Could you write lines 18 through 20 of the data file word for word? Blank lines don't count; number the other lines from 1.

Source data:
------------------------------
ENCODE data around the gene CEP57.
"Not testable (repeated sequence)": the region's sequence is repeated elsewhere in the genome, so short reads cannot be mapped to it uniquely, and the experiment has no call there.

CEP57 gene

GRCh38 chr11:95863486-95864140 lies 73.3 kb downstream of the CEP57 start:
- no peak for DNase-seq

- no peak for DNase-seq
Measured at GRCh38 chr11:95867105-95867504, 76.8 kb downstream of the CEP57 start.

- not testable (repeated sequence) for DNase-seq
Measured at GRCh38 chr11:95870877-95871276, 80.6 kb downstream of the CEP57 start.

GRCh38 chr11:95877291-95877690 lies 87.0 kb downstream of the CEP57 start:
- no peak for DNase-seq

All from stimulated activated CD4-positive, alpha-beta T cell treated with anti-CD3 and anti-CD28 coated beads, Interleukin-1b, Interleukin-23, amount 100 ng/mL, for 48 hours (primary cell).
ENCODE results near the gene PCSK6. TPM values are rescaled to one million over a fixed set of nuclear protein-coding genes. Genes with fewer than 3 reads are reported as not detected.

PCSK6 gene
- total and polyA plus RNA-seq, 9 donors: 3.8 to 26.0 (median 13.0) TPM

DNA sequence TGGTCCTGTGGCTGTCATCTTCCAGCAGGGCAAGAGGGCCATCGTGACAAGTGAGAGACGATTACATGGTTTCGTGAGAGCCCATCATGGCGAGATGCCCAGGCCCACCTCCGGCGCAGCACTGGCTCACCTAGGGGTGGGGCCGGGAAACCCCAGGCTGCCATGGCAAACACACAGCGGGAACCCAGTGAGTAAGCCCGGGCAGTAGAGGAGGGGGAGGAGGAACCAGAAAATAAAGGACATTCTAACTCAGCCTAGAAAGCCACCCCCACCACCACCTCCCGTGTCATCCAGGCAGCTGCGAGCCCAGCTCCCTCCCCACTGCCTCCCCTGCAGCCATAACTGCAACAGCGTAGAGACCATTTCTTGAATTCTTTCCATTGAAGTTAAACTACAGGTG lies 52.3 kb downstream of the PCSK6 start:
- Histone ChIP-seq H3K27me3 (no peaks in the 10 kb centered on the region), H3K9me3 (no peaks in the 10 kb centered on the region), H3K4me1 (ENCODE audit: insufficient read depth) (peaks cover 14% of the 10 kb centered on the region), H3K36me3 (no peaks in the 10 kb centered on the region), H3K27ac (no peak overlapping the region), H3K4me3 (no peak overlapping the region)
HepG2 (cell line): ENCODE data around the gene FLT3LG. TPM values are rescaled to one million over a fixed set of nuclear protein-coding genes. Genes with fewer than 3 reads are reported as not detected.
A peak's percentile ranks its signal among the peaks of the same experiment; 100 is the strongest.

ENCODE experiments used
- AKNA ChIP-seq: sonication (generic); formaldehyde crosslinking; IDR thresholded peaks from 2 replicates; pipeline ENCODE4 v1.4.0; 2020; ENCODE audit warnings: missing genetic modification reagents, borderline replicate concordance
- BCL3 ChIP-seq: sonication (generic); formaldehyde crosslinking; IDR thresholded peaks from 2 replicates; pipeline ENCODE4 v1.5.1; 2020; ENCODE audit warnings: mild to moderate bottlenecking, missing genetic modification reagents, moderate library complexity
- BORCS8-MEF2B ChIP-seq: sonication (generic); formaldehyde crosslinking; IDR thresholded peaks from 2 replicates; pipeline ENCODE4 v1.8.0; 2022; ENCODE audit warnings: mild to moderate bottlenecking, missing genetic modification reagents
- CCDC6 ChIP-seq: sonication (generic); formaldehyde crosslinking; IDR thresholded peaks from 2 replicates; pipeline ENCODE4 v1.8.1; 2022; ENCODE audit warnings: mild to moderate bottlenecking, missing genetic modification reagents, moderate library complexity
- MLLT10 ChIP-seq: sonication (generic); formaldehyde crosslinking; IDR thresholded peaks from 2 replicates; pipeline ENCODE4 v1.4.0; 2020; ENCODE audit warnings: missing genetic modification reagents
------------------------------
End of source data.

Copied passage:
HepG2 (cell line): ENCODE data around the gene FLT3LG. TPM values are rescaled to one million over a fixed set of nuclear protein-coding genes. Genes with fewer than 3 reads are reported as not detected.
A peak's percentile ranks its signal among the peaks of the same experiment; 100 is the strongest.

ENCODE experiments used